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Publication numberUS20050128168 A1
Publication typeApplication
Application numberUS 10/794,247
Publication dateJun 16, 2005
Filing dateMar 5, 2004
Priority dateDec 8, 2003
Publication number10794247, 794247, US 2005/0128168 A1, US 2005/128168 A1, US 20050128168 A1, US 20050128168A1, US 2005128168 A1, US 2005128168A1, US-A1-20050128168, US-A1-2005128168, US2005/0128168A1, US2005/128168A1, US20050128168 A1, US20050128168A1, US2005128168 A1, US2005128168A1
InventorsKevin D'Angelo
Original AssigneeD'angelo Kevin P.
Export CitationBiBTeX, EndNote, RefMan
External Links: USPTO, USPTO Assignment, Espacenet
Topology for increasing LED driver efficiency
US 20050128168 A1
Abstract
A method for driving a series of LEDs includes the steps of monitoring the forward voltage of at least one of the LEDs and configuring the LED to be powered by a combination of a current source and a battery if the voltage of the battery exceeds the forward voltage of the LED combined with an offset voltage required to operate the current source. In the alternative (i.e., where the voltage of the battery fails to exceed the forward voltage of the LED combined with the offset voltage required to operate the current source) the LED is configured to be powered by a combination of a current source and a boost converter. In this way, each LED in a series is powered by the most efficient choice between battery and boost converter.
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Claims(8)
1. A circuit for driving a series of two or more LEDs, the circuit comprising:
a boost converter;
a current source connected to provide a forward current to one of the LEDs; and
a control circuit associated with the current source, the control circuit configured to supply the current source with the output of a battery when the voltage of the battery exceeds a predetermined level and to supply the current source with the output of the boost converter when the voltage of the battery fails to exceed the predetermined level.
2. A circuit as recited in claim 1 in which the predetermined level is equal to the forward voltage of the LED combined with an offset voltage required to operate the current source.
3. A circuit as recited in claim 1 in which control circuit is configured to enable the charge pump when the voltage of the voltage of the battery fails to exceed the predetermined level.
4. A circuit for driving a series of two or more LEDs, the circuit comprising:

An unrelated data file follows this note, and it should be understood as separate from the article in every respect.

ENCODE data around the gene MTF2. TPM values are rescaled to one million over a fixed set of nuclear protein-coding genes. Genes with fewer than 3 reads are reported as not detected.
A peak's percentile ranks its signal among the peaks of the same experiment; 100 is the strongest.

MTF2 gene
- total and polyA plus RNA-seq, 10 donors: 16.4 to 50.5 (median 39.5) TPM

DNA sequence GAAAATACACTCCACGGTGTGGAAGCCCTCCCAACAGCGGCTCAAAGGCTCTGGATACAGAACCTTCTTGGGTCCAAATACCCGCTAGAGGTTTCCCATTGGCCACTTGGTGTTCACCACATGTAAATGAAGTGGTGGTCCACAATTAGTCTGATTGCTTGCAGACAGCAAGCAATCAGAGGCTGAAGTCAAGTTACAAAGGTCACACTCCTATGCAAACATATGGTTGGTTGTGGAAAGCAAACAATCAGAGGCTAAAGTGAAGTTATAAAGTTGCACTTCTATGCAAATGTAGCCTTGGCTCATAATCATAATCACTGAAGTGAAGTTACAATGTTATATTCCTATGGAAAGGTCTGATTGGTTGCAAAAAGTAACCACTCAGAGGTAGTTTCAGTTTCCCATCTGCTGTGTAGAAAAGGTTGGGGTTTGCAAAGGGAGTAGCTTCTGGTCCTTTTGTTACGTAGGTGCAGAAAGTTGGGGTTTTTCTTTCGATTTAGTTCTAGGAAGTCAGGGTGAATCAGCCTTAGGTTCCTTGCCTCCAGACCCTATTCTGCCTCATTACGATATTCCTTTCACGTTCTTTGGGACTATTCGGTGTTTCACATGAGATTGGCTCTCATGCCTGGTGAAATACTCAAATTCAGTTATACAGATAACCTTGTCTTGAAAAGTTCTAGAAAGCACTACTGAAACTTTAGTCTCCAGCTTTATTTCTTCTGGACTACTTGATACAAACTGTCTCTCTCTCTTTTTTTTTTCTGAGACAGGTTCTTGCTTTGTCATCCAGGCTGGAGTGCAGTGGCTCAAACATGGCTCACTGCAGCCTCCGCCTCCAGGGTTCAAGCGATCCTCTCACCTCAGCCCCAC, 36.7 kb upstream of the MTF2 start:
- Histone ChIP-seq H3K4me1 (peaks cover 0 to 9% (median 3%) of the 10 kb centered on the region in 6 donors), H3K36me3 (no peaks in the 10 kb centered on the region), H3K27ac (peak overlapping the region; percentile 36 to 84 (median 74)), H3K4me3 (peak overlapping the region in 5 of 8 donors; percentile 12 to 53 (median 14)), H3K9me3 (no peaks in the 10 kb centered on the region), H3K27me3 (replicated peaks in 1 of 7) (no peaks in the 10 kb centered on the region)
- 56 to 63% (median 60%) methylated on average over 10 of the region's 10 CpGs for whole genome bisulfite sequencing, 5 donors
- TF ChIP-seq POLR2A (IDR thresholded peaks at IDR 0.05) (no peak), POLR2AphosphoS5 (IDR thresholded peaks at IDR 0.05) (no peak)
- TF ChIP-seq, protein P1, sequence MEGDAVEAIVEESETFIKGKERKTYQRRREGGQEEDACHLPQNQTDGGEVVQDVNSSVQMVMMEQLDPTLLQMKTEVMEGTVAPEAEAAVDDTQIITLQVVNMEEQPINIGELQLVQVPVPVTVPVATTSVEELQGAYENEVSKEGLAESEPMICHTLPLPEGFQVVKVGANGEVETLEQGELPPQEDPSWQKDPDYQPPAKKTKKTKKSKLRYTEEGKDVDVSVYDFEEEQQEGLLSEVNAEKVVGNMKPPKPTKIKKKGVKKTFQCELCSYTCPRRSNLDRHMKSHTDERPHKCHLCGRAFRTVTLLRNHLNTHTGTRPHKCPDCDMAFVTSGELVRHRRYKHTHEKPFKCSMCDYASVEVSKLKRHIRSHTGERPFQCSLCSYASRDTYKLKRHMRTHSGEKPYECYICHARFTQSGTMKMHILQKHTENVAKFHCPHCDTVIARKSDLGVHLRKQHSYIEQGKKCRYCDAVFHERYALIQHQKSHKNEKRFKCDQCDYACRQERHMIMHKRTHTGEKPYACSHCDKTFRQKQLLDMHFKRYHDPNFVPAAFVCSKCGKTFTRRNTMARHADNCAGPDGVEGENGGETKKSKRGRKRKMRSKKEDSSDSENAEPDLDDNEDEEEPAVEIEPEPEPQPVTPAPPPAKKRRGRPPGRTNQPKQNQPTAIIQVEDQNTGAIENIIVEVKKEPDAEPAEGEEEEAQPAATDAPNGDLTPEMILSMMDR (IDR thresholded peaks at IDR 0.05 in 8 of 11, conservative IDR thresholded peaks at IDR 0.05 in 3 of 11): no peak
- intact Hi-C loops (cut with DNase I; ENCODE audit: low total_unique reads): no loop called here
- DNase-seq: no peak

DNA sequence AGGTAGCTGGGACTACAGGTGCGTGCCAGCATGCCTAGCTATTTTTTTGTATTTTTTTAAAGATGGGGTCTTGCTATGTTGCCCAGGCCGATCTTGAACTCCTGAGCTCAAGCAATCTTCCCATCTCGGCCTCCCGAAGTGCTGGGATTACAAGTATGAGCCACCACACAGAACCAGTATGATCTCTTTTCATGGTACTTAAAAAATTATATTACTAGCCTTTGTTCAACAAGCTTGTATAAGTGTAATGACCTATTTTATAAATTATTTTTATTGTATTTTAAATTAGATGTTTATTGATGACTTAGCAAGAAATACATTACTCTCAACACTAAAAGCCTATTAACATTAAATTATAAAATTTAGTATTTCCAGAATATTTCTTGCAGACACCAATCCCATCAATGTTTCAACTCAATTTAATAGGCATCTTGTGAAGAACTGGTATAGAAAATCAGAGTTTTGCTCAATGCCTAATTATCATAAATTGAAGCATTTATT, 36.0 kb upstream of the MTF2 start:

a boost converter;
a respective current source for each LED; and
a control circuit configured to cause at least one LED to operate in either a first mode where the LED is powered by the output of a battery, or a second mode where the LED is powered by the output of a boost converter, the control circuit selecting first or second mode operation based on the voltage needed to drive the LED and the voltage available from the battery.
5. A circuit as recited in claim 4 in which the control circuit selects first mode operation for any LED when the forward voltage of that LED combined with an offset voltage required to operate the respective current source is less than the voltage available from the battery.
6. A circuit as recited in claim 4 in which control circuit is configured to enable the charge pump when the voltage of the voltage of the battery fails to exceed the predetermined level.
7. A method for driving a series of two or more LEDs, the method comprising:
monitoring the forward voltage of at least one LED;
configuring the LED to be powered by a combination of a current source and a battery if the voltage of the battery exceeds the forward voltage of the LED combined with an offset voltage required to operate the current source; and
configuring the LED to be powered by a combination of a current source and a boost converter if the voltage of the battery fails to exceed the forward voltage of the LED combined with the offset voltage required to operate the current source.
8. A method as recited in claim 7 that further comprises the step of enabling the boost converter if the voltage of the battery fails to exceed the forward voltage of the LED combined with the offset voltage required to operate the current source.